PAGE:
During Senate Confirmation Hearing, Senator Rosen Mentioned Concerns From Nevada Airmen And Urged Nominee To Cut Red Tape In Child Care Program
Watch Senator Rosen’s Remarks HERE.
WASHINGTON, DC – Today, during the confirmation hearing in the U.S. Senate Armed Services Committee, Senator Rosen secured a commitment from General David Allvin, Air Force Chief of Staff nominee, to cut red tape in a program designed to make child care available for military families like Airmen at Nellis and Creech Air Force Bases who work overnight shifts. Las Vegas was selected as a location for the Department of Defense’s “In-Home Child Care Fee Assistance Pilot Program,” but Nevada servicemembers have told Senator Rosen that red tape has made it essentially unavailable. Senator Rosen also asked the nominee about other top issues for Nevada’s Airmen, including making sure the Nevada Air National Guard receives the upgraded aircraft they need for firefighting efforts.
Senator Rosen has been a strong advocate in the Senate for the military, Nevada’s servicemembers, and their families. Last year, following a year-long effort by Senator Rosen, the Department of Defense heeded her call to provide a dislocation allowance to junior enlisted servicemembers who are ordered to move to off-base housing due to a lack of on-base dormitory availability, saving them from having to cover their own moving costs out of pocket before they began receiving their Basic Allowance for Housing. She also sent a letter last month to the Secretary of the Air Force requesting they select Reno as a location to receive C-130J aircraft, a newer and more capable plane which the Nevada Air National Guard can use to more safely and effectively fight wildland fires.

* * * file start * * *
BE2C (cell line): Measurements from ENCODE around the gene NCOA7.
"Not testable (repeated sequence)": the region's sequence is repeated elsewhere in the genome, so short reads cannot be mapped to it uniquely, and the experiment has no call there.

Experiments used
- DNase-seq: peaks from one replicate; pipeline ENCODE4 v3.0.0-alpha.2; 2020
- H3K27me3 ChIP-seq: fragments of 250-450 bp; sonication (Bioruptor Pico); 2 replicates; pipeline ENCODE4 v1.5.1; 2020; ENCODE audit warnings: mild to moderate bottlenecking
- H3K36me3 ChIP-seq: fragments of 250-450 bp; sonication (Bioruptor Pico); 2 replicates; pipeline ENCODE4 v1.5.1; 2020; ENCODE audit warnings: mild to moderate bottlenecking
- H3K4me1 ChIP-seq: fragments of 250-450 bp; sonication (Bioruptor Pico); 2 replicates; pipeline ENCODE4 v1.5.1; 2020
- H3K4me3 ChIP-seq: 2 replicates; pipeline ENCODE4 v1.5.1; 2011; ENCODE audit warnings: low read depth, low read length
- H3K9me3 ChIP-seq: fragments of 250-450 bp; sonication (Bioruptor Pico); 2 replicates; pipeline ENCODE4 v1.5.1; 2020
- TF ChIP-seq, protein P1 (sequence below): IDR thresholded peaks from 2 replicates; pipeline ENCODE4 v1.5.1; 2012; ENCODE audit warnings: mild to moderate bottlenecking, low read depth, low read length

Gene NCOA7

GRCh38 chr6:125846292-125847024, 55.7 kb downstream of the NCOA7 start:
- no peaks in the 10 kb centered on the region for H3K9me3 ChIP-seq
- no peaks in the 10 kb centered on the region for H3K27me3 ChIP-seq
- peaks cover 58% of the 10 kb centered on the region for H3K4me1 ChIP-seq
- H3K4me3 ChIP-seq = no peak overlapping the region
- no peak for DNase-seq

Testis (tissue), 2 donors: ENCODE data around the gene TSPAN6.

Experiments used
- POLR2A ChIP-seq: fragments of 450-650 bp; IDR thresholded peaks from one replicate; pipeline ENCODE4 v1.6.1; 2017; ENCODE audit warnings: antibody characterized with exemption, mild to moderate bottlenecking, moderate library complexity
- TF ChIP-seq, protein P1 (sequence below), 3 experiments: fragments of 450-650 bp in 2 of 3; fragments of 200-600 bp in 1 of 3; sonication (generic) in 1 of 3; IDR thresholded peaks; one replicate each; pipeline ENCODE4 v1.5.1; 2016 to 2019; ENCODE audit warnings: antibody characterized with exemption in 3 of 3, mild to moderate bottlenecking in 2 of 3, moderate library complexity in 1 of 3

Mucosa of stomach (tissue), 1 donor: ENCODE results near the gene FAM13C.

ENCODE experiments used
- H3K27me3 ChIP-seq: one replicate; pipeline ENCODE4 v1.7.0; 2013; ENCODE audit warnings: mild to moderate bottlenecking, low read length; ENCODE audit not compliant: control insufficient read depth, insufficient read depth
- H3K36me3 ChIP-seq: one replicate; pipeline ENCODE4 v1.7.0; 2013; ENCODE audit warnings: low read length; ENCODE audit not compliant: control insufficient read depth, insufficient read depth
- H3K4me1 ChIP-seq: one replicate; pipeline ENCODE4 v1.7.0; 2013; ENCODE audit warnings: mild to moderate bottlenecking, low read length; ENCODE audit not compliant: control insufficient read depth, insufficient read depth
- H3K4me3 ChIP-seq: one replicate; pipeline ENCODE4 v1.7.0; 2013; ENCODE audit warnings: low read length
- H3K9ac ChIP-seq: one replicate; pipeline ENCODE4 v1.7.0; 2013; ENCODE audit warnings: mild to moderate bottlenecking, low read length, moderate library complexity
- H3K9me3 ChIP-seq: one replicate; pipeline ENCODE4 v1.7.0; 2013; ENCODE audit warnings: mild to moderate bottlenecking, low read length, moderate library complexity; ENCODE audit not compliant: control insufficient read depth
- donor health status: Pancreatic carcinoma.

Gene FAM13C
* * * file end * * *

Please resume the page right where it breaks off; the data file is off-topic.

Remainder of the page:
Below is an excerpt of the exchange:
Sen. Rosen: Airmen stationed at Creech Air Force Base – they have an incredibly difficult time finding adequate childcare options because of their shift schedules – they pilot those MQ-9 Reapers, we know that – they fall outside of the normal business hours, given the 24-hour operations they support around the globe. So your “In-Home Child Care Fee Assistance Pilot Program” – it was launched to help the in-home childcare solutions for servicemembers in the region with exceptionally high demand. We know the pilot program was expanded to include Las Vegas.
However, I’ve been told by our Airmen and women that the program has so much red tape. It’s so cumbersome – the requirements – that the program is essentially unavailable to the many Nevada families who desperately need this service. So, how do you propose that we fix this problem, because their mission isn’t changing and we have to give them that peace of mind of affordable quality child care? Our military families – you know this – we need that.
General Allvin: Senator, thank you for that question, because I think what often goes unnoticed is the idea that for many, childcare is a readiness issue. Especially, you bring about the point of those brave folks at Creech who actually are employed in place and are taking on highly stressful missions, and then go back home. But that are still just as dedicated and work just as hard. And the hours are tricky as well, and so they may not have access to the standard child development centers that others who work the sort of dayshift, if you will.
So, to your point about this in-home childcare, Senator, if confirmed, you have my commitment to continue to work to try and cut through some of that red tape, because I find it heartening that there are families out there who are willing to open up their homes and be subject to the certification to ensure that there’s the safe care of the children for those who might be working at night.